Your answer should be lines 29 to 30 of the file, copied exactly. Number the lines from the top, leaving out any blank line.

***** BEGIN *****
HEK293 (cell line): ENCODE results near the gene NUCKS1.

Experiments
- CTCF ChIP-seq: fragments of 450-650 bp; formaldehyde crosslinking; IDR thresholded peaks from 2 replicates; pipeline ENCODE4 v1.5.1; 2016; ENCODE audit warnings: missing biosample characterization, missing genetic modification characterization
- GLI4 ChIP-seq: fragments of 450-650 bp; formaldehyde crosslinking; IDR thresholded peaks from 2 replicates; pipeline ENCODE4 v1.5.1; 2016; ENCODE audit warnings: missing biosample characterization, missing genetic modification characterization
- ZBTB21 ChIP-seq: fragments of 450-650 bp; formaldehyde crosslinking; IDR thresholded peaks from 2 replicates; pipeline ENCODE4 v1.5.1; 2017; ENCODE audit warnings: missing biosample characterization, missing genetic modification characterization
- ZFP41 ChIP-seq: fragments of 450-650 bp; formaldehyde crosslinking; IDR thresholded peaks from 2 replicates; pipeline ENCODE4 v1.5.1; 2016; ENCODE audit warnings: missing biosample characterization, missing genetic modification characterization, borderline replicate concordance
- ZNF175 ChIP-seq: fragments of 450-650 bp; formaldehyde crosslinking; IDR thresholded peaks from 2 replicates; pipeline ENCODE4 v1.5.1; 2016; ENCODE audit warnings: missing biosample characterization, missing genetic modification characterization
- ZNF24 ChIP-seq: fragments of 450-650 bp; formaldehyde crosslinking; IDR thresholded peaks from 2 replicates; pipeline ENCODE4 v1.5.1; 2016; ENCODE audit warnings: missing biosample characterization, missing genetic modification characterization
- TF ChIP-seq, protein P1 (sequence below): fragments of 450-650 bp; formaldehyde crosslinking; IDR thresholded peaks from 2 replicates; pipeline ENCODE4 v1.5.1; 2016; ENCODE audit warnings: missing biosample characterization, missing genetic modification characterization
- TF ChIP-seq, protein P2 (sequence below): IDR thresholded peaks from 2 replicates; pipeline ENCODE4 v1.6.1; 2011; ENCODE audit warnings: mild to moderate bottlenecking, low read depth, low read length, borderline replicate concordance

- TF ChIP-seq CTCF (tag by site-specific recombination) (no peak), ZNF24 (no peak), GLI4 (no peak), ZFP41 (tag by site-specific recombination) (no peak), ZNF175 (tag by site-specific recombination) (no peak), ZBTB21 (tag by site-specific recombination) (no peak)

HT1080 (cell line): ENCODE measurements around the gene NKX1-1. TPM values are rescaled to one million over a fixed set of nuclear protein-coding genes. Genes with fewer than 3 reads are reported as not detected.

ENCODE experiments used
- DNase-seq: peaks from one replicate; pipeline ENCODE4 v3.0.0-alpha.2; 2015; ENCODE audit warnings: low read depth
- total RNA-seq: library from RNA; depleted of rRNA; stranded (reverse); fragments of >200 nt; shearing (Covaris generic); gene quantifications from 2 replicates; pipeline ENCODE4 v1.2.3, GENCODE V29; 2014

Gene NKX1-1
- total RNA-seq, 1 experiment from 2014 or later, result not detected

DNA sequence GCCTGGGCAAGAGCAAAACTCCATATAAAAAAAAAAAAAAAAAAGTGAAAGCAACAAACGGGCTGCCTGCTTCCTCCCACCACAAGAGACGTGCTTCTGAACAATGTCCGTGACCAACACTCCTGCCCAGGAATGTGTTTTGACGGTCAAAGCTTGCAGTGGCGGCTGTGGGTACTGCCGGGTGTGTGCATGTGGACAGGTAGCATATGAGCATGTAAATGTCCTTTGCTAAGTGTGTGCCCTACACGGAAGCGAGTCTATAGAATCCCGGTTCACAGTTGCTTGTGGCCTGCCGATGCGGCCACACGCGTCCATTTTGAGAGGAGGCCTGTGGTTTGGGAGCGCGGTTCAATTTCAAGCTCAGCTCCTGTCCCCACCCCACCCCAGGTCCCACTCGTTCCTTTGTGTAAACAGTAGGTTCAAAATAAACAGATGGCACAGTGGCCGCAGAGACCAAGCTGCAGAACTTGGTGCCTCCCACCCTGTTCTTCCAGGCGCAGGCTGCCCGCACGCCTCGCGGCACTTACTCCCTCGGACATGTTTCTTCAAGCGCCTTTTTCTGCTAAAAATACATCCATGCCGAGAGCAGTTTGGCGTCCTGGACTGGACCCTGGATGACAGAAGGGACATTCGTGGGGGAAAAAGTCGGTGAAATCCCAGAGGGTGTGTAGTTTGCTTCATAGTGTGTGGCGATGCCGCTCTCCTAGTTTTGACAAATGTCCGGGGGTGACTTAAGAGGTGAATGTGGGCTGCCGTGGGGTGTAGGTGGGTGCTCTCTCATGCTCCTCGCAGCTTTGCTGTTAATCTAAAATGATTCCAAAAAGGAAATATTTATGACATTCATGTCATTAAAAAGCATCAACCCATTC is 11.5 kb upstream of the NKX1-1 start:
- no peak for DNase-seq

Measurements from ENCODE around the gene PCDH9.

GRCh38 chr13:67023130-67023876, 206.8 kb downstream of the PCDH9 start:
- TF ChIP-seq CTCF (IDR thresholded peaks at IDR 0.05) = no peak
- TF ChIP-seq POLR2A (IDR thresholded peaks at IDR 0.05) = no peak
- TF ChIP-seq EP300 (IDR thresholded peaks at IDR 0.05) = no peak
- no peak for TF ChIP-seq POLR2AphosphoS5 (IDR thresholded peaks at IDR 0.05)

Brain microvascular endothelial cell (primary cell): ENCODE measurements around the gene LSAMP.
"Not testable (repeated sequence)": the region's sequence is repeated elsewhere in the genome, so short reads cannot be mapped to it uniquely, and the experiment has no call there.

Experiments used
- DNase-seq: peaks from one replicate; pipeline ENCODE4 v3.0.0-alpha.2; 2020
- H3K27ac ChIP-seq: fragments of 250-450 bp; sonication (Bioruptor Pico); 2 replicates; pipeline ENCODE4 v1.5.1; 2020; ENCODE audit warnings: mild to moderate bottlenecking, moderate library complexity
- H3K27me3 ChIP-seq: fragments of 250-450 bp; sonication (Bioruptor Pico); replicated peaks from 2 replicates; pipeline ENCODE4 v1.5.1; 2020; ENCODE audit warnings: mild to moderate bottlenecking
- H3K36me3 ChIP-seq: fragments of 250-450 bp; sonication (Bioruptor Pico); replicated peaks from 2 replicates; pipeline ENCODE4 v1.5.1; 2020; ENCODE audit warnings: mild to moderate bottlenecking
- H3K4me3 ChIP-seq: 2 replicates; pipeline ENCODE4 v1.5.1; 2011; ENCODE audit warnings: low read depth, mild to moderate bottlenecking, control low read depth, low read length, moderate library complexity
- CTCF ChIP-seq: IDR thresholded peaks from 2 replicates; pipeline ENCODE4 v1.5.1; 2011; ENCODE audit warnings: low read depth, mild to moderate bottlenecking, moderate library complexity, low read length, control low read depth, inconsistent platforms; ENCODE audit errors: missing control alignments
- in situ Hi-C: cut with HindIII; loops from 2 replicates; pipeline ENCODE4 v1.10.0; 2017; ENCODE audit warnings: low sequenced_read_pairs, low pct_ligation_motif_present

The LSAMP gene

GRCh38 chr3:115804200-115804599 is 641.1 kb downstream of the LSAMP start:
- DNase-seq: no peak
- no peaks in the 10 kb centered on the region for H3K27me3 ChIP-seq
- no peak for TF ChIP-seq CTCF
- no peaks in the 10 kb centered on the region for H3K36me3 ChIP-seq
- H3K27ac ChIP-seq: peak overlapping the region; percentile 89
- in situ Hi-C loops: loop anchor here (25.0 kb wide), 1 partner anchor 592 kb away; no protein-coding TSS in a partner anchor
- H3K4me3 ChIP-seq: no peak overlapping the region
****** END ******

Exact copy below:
- DNase-seq: peaks from one replicate; pipeline ENCODE4 v3.0.0-alpha.2; 2020
- H3K27ac ChIP-seq: fragments of 250-450 bp; sonication (Bioruptor Pico); 2 replicates; pipeline ENCODE4 v1.5.1; 2020; ENCODE audit warnings: mild to moderate bottlenecking, moderate library complexity